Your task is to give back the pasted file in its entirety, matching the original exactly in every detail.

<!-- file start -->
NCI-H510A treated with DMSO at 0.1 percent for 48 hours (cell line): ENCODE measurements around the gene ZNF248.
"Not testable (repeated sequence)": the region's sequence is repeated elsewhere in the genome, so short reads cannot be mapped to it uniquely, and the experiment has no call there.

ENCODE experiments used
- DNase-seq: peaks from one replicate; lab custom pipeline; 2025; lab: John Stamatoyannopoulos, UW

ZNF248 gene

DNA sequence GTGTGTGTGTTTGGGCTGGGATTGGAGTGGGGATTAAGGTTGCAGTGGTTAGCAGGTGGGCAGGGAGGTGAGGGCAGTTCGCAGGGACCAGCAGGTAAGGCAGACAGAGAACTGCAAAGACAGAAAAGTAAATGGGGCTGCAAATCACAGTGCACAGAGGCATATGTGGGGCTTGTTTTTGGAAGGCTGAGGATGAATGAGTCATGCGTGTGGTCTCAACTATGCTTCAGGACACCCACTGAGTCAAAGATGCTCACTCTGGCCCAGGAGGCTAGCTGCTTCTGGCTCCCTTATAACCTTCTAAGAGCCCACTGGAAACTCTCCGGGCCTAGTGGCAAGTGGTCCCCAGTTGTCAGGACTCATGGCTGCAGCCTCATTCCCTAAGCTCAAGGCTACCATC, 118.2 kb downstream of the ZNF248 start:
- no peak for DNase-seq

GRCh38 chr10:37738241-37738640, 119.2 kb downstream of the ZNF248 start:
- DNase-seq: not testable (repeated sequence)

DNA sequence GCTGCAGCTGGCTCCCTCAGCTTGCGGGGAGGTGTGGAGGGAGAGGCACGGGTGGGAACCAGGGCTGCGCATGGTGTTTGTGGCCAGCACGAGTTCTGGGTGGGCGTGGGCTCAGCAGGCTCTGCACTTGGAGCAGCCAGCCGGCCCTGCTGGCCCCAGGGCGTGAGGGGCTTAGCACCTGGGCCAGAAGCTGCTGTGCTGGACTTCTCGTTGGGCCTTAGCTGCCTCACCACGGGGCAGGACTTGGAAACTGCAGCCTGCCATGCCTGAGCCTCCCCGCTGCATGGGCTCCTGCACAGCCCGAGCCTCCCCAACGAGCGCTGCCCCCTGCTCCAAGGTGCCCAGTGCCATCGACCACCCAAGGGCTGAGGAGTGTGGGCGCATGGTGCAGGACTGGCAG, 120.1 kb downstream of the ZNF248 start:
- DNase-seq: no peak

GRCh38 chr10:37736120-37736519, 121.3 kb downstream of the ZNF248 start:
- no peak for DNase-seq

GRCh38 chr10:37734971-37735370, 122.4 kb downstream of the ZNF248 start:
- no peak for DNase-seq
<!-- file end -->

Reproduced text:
NCI-H510A treated with DMSO at 0.1 percent for 48 hours (cell line): ENCODE measurements around the gene ZNF248.
"Not testable (repeated sequence)": the region's sequence is repeated elsewhere in the genome, so short reads cannot be mapped to it uniquely, and the experiment has no call there.

ENCODE experiments used
- DNase-seq: peaks from one replicate; lab custom pipeline; 2025; lab: John Stamatoyannopoulos, UW

ZNF248 gene

DNA sequence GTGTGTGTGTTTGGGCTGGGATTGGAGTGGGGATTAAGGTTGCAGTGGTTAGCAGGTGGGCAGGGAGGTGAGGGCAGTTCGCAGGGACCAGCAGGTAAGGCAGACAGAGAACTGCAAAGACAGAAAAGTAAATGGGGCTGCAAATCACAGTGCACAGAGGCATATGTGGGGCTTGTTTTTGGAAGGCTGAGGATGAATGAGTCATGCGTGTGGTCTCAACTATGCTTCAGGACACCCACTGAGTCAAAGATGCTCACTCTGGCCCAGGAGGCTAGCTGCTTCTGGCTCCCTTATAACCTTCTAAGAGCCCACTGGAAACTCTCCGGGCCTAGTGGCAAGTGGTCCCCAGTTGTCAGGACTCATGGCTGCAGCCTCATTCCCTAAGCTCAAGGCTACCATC, 118.2 kb downstream of the ZNF248 start:
- no peak for DNase-seq

GRCh38 chr10:37738241-37738640, 119.2 kb downstream of the ZNF248 start:
- DNase-seq: not testable (repeated sequence)

DNA sequence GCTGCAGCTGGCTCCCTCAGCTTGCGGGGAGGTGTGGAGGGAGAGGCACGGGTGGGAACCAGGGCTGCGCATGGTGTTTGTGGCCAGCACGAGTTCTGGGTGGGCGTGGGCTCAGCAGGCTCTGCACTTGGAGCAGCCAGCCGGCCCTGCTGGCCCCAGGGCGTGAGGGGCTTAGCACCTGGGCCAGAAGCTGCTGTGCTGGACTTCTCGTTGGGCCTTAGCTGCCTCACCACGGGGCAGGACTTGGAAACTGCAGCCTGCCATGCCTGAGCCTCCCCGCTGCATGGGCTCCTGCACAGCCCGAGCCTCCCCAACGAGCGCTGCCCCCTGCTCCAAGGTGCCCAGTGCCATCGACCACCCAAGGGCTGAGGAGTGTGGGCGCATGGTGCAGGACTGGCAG, 120.1 kb downstream of the ZNF248 start:
- DNase-seq: no peak

GRCh38 chr10:37736120-37736519, 121.3 kb downstream of the ZNF248 start:
- no peak for DNase-seq

GRCh38 chr10:37734971-37735370, 122.4 kb downstream of the ZNF248 start:
- no peak for DNase-seq